The students will come from schools in South Africa, Japan, Germany, Sweden and the Czech Republic as guests of Anderson High for "10 days of study, debate, island-hopping and fun".
The eighth annual session of the global classroom aims to give the visitors a real taste of island life, starting with a reception on board the new North Sea ferry Hjaltland during the 12-hour overnight crossing from Aberdeen on June 8.
Most of the students will be meeting face to face for the first time, after months organising their exchange by e-mail and internet.
They will quickly be all at sea again after the opening day in Lerwick on June 9 as they take a two-day cruise to Bergen on another new ship operated by the Smyril Line linking Shetland with Norway, Denmark, Iceland and Faroe.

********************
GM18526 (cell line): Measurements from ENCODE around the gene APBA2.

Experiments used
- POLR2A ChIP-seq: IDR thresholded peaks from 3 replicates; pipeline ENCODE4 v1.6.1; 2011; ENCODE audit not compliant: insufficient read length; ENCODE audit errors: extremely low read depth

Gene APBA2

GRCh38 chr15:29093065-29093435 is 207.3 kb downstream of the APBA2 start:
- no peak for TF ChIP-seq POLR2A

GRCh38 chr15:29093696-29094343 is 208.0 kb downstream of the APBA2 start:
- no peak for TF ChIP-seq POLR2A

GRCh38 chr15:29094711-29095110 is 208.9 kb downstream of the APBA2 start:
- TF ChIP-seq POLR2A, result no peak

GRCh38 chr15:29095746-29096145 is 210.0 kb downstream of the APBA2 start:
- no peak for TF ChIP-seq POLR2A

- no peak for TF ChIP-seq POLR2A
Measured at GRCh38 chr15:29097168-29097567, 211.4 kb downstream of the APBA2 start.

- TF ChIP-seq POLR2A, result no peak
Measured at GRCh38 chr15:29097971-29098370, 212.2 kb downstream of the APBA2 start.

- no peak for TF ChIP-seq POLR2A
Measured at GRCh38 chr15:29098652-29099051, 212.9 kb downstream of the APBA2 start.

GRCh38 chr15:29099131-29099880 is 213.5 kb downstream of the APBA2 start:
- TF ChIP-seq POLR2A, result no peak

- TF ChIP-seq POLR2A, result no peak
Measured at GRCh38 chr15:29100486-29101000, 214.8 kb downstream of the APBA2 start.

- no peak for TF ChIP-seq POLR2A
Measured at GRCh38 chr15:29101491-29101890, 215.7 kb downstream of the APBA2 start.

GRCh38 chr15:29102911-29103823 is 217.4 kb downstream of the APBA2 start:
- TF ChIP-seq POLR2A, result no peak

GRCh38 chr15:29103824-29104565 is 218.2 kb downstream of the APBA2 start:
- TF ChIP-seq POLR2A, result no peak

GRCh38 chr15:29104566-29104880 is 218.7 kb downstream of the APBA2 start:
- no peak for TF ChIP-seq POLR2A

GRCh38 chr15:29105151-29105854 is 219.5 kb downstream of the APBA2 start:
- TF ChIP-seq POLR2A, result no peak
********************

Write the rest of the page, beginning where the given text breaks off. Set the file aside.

The students have agreed three themes: globalisation of the economy; attitudes to crime and punishment in different countries; and the values involved in citizenship.
The global classmates will form groups of 10 students and two staff, visiting some of the 100 Shetland islands - including Foula, Fair Isle, Skerries, Papa Stour, Whalsay, Yell, Fetlar and Unst.
Stewart Hay, Anderson High's assistant head, who started his school's ambitious international exchanges with the then communist Czechoslovakia in 1987, said: "The aim of these 'island adventures' is to take the global classroom right into the local community."
John MacBeath, professor of education at Cambridge University who has produced an evaluation of the initiative (TESS, January 3), hails it as "real learning" free from global pressures that are "competence-led, assessment-driven and inspection controlled".
More information can be found on the global classroom website, www.
globalclassroom.wz.cz, run by two former global classmates based in Zlin in the Czech Republic.